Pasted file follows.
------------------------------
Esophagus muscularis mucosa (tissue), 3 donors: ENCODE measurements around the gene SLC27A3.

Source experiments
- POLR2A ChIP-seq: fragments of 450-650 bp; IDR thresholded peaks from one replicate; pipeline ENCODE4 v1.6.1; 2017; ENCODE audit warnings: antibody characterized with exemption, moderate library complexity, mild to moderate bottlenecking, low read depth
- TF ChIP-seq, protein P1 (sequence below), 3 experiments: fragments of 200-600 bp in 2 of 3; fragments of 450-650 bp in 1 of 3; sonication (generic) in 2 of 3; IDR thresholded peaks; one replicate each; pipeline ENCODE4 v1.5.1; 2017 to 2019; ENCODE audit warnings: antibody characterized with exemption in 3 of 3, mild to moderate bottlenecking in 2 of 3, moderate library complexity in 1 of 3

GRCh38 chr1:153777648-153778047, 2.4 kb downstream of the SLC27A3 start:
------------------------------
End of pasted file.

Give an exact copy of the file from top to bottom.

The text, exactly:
Esophagus muscularis mucosa (tissue), 3 donors: ENCODE measurements around the gene SLC27A3.

Source experiments
- POLR2A ChIP-seq: fragments of 450-650 bp; IDR thresholded peaks from one replicate; pipeline ENCODE4 v1.6.1; 2017; ENCODE audit warnings: antibody characterized with exemption, moderate library complexity, mild to moderate bottlenecking, low read depth
- TF ChIP-seq, protein P1 (sequence below), 3 experiments: fragments of 200-600 bp in 2 of 3; fragments of 450-650 bp in 1 of 3; sonication (generic) in 2 of 3; IDR thresholded peaks; one replicate each; pipeline ENCODE4 v1.5.1; 2017 to 2019; ENCODE audit warnings: antibody characterized with exemption in 3 of 3, mild to moderate bottlenecking in 2 of 3, moderate library complexity in 1 of 3

GRCh38 chr1:153777648-153778047, 2.4 kb downstream of the SLC27A3 start: